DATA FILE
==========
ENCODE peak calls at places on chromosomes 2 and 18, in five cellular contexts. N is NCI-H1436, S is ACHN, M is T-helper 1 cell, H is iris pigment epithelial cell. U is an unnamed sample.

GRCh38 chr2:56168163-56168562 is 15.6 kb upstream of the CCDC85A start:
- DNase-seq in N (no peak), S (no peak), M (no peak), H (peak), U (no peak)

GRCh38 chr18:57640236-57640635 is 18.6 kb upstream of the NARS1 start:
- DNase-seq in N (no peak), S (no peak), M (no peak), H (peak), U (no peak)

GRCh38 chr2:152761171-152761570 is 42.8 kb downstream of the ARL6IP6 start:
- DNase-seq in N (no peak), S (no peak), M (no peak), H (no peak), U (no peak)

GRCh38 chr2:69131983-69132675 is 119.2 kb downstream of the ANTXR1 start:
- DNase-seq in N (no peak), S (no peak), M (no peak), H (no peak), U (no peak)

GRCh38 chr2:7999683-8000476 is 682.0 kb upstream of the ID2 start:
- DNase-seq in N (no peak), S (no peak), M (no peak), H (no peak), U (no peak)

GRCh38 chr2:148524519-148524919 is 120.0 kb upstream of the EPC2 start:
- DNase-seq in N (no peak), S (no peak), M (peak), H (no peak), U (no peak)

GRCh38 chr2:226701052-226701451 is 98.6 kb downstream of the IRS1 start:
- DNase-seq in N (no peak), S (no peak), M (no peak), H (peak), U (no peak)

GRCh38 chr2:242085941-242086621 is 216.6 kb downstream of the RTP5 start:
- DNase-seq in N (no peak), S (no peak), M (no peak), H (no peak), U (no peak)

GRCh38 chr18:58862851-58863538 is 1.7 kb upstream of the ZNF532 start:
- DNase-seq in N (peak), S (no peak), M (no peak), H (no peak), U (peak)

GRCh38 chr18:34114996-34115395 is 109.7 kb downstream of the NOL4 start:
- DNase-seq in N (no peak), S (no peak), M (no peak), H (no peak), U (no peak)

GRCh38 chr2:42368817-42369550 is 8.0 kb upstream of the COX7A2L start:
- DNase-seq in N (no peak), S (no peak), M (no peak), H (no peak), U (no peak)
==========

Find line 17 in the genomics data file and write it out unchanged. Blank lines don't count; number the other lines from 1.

- DNase-seq in N (no peak), S (no peak), M (no peak), H (no peak), U (no peak)